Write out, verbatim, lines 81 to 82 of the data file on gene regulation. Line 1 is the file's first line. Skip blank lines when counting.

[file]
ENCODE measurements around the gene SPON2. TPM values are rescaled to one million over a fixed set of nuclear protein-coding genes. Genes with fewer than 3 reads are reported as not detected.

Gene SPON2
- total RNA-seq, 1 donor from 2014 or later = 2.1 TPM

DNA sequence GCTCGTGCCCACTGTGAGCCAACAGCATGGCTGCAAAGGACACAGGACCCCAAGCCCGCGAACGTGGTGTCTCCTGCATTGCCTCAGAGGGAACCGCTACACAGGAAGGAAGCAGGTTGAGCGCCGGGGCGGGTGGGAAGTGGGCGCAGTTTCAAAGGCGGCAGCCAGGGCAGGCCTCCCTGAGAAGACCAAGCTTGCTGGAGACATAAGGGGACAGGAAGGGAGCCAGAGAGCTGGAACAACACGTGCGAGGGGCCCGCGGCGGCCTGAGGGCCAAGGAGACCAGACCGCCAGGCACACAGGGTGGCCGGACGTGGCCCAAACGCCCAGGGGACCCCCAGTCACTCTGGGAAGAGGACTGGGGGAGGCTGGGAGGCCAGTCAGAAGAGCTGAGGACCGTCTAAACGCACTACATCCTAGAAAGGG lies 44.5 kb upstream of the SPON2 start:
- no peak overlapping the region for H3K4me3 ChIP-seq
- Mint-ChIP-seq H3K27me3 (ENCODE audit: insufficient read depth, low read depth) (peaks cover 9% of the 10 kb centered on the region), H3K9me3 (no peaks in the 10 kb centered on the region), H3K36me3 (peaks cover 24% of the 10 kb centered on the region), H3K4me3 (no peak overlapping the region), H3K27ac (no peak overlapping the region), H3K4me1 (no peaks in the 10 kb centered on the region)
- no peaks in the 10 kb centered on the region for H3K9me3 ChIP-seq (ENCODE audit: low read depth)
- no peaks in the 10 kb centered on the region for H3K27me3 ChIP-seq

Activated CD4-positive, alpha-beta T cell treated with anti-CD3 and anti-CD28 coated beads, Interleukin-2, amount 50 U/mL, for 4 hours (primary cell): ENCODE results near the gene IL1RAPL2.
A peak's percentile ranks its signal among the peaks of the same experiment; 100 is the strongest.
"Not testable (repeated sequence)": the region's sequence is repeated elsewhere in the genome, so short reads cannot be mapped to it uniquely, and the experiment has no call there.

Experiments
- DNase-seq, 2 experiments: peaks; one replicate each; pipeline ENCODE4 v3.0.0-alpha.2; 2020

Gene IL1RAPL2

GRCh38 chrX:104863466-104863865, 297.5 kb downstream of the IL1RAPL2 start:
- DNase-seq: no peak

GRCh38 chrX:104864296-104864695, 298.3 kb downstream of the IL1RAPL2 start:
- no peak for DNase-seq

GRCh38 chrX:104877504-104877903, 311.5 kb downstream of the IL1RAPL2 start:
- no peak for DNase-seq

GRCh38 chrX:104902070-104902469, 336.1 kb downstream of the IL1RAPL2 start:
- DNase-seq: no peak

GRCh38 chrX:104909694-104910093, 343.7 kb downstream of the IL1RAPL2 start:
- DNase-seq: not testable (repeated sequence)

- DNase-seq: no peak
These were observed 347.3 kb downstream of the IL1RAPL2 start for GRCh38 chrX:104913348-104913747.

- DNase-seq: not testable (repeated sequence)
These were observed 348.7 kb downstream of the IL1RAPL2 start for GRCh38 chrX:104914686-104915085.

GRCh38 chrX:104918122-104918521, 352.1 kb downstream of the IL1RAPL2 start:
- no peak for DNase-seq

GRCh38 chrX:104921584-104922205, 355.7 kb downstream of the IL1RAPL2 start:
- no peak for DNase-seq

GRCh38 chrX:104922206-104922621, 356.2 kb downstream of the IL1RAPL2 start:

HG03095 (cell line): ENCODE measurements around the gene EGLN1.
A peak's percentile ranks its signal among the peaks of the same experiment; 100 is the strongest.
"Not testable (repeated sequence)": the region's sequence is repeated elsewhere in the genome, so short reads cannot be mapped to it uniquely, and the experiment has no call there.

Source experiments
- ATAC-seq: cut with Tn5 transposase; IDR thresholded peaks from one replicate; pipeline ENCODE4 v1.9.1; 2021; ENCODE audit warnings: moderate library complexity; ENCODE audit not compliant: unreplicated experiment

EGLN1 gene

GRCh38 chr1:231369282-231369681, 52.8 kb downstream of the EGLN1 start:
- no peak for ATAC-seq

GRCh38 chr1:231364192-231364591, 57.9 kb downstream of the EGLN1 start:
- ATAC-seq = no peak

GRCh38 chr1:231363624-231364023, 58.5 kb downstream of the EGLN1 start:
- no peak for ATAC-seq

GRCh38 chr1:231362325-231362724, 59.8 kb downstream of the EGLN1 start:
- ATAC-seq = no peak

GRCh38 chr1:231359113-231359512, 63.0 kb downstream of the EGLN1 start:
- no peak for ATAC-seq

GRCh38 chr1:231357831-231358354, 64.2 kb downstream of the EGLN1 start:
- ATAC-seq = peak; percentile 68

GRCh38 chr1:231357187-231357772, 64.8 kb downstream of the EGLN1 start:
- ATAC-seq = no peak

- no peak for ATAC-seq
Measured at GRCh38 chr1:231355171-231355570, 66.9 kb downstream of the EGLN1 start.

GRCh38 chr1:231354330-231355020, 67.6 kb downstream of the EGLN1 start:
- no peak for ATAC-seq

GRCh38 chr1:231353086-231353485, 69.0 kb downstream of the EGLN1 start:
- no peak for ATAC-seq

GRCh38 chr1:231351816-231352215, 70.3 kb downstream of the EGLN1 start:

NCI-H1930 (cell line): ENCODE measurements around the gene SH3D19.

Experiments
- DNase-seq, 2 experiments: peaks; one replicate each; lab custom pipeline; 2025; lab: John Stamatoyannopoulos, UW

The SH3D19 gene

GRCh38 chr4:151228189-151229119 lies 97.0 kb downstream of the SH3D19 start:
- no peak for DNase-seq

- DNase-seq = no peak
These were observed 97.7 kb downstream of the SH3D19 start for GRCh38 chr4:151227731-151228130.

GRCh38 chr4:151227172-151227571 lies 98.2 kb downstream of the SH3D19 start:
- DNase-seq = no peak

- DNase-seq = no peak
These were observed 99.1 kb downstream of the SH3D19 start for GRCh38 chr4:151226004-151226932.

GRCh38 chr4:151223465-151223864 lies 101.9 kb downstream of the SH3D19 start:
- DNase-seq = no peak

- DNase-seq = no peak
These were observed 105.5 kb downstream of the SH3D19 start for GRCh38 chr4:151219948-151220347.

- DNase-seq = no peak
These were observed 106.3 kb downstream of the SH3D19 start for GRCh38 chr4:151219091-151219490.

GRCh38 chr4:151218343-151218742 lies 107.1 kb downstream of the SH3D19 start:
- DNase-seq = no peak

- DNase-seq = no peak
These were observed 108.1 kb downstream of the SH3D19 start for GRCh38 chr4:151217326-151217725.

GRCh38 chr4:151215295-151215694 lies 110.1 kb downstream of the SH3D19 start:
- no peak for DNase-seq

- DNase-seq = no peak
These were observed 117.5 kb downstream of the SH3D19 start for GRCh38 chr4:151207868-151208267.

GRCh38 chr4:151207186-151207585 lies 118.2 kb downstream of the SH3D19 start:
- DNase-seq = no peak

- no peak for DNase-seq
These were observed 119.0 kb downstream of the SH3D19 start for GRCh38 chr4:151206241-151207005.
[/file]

- DNase-seq = no peak
These were observed 108.1 kb downstream of the SH3D19 start for GRCh38 chr4:151217326-151217725.